Cruising the Climate With Spreadsheets

Journal Article by: Rebecca McNall Krall Digital resources are stored online in your NSTA Library.

Electronic spreadsheets and online weather databases are excellent tools for making real-world comparisons of local, national, and global climate trends. The activities described in this article incorporate these tools to help familiarize students with electronic spreadsheets and how to use authentic data sets available from the internet to answer authentic scientific questions. These activities address important standards-based concepts in science, mathematics, and geography, and are appropriate for grades 4–6.

  • Elementary

A selection from Science and Children—April/May 2010

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Reviews (2)
  • on Sun Sep 29, 2019 11:20 PM

For students to understand how climate models are developed, they need to understand how to interpret data. The author has students learn how to organize and analyze data by using publicly available data to construct their own graphs. By using spreadsheets, they can make more concise and well ordered graphs. In turn, they can more readily identify patterns because their scale will be standardized. I especially liked the author's extension to compare local data with global data. This is a solid set of lessons that will prepare students to analyze larger data sets in the future whether that be junior high or high school.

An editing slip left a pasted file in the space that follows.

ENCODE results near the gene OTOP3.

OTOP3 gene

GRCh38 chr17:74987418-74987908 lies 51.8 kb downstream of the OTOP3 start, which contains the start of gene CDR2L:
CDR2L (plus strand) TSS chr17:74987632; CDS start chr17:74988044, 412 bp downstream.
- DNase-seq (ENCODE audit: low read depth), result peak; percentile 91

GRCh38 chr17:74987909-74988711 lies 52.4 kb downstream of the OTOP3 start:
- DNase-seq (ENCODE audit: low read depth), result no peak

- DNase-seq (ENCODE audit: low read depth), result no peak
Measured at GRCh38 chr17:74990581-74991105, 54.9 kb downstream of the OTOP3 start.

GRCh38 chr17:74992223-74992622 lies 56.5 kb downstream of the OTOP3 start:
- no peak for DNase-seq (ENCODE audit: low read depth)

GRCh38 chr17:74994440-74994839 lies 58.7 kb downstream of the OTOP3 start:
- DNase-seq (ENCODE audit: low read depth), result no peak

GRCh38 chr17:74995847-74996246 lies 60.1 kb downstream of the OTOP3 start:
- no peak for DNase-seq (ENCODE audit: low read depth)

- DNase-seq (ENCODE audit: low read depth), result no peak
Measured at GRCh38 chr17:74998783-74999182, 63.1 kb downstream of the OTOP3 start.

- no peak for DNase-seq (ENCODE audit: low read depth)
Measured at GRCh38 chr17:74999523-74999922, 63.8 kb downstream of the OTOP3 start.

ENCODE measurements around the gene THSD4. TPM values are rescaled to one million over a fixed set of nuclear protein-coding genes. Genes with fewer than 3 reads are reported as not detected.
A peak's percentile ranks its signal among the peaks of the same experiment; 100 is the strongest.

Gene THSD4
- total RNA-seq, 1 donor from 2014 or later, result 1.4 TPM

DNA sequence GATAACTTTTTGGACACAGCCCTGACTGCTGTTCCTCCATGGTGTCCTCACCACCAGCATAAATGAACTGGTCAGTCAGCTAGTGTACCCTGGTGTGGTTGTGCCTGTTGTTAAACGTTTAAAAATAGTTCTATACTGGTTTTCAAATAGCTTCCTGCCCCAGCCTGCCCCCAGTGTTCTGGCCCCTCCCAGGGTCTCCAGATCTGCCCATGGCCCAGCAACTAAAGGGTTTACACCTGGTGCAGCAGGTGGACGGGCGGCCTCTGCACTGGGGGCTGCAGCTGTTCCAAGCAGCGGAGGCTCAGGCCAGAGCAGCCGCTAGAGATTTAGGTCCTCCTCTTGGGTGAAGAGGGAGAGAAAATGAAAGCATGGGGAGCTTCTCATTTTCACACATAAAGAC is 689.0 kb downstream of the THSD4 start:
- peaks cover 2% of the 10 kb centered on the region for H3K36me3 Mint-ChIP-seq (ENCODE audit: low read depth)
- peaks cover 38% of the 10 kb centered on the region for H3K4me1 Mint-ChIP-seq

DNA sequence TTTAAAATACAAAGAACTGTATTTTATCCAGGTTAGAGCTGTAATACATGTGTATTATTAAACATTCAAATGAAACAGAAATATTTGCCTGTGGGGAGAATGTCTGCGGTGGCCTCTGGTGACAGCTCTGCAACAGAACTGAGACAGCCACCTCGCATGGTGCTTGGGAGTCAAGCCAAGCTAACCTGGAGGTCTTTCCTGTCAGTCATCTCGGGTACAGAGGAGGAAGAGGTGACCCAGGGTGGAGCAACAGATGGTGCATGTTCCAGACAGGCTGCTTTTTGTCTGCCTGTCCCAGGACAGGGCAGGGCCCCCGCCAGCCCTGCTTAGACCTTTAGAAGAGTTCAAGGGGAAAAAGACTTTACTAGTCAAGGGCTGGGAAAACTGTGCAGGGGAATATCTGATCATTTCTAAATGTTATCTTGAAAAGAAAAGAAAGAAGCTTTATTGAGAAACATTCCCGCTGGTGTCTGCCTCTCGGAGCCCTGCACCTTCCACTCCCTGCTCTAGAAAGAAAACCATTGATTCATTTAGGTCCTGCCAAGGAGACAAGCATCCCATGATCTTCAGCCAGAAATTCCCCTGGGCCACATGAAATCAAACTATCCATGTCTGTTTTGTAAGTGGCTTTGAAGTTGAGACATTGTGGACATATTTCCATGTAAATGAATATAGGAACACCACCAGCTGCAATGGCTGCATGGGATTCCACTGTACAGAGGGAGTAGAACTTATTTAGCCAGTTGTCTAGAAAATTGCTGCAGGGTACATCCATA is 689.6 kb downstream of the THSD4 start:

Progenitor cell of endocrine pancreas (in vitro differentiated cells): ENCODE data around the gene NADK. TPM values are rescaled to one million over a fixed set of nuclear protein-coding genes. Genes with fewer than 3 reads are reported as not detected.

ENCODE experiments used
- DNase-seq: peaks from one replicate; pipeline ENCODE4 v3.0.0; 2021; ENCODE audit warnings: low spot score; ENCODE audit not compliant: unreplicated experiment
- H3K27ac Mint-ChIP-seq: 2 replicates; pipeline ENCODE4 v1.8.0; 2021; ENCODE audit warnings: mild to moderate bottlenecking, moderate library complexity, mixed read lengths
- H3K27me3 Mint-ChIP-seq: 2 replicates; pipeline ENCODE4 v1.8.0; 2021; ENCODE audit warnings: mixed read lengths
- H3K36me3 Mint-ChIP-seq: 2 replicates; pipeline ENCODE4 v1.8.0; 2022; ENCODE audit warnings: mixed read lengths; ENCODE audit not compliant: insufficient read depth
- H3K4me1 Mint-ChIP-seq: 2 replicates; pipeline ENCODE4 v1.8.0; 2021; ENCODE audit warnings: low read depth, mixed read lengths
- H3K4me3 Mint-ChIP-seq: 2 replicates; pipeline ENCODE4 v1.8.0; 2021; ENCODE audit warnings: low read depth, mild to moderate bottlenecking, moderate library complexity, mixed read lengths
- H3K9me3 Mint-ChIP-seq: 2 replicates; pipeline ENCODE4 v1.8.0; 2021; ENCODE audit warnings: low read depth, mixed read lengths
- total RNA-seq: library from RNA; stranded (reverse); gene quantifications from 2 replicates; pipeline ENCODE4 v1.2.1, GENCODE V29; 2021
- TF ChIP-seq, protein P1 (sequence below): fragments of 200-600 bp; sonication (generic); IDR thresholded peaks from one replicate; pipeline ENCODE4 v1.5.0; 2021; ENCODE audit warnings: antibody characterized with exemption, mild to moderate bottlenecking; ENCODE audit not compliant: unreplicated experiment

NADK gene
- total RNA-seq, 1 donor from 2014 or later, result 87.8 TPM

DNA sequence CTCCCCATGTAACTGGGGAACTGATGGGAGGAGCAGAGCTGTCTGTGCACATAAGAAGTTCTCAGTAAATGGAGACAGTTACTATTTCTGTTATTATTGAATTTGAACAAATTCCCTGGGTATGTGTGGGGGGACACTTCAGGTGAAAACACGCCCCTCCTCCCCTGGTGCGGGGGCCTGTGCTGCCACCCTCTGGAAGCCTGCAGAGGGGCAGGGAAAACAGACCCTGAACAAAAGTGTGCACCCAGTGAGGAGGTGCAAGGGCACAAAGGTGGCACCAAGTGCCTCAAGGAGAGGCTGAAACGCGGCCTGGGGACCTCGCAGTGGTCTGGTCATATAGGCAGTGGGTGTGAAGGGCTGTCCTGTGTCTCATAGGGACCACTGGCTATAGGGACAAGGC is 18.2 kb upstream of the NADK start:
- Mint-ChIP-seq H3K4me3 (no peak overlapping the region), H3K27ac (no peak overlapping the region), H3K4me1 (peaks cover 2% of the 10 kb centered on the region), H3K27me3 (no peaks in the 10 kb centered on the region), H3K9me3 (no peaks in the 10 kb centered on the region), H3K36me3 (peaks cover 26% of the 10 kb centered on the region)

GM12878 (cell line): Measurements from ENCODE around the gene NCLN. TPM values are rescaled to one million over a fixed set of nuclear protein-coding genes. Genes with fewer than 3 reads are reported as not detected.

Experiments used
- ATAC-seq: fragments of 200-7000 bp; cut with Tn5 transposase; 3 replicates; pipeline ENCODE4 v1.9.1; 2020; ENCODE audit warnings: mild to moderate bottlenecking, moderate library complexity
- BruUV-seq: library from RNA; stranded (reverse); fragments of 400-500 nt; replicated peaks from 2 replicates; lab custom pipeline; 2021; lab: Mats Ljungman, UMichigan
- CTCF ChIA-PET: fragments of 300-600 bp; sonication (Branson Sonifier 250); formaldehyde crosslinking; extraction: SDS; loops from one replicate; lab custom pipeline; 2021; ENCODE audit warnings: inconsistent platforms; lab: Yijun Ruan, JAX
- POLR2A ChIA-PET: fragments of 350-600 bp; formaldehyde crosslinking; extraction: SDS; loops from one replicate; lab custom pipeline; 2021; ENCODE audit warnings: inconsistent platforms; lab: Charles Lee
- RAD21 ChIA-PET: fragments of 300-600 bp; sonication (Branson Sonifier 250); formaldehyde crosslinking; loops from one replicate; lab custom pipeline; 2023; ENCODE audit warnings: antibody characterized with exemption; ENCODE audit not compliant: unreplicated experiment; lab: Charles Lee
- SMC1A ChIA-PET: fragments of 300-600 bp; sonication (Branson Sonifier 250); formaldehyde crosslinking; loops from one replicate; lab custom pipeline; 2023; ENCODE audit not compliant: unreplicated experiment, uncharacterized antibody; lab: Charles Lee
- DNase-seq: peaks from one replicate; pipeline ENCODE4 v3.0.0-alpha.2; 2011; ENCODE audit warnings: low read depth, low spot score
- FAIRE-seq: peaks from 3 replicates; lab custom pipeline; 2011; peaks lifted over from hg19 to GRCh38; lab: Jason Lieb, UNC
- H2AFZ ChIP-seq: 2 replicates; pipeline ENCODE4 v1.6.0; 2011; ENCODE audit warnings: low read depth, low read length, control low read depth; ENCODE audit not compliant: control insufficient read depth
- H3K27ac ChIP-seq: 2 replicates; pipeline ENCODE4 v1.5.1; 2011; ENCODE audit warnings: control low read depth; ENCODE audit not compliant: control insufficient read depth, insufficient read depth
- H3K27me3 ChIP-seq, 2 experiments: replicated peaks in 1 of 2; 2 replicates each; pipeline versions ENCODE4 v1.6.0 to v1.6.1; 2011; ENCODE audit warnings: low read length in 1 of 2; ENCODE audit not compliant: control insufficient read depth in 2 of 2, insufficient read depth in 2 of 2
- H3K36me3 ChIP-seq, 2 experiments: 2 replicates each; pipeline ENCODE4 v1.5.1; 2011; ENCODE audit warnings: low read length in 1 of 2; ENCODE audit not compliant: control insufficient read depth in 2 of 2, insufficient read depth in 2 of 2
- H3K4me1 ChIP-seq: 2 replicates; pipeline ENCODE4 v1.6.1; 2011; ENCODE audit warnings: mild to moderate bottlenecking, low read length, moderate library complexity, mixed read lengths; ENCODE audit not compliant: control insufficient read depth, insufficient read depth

Ruth Hutson  (Westmoreland, KS)
Ruth Hutson (Westmoreland, KS)

  • on Wed Nov 16, 2011 4:47 PM

This article provides what will turn out to be several lessons on teaching students how to use spreadsheets to graph data for analysis. It is a time consuming lesson, however, it does teach students useful skills in how to graph on a computer and once they know how to do that, the lessons will go more quickly. Once students can graph data from the spreadsheet, now they can create their OWN graphs instead of passively reading textbook information. This lesson would be good at any level 4th or 5th grade and up to learn how to use spreadsheets to create graphs and/or how to analyze data from spreadsheets or online databases. I especially like the authors suggestion of work groups instead of individuals to allow for social construction of meaning for the data, I do this a lot, especially when I am introducing a complex topic where "two heads are better than one". Good article!

Tina Harris  (Fairmount, IN)
Tina Harris (Fairmount, IN)

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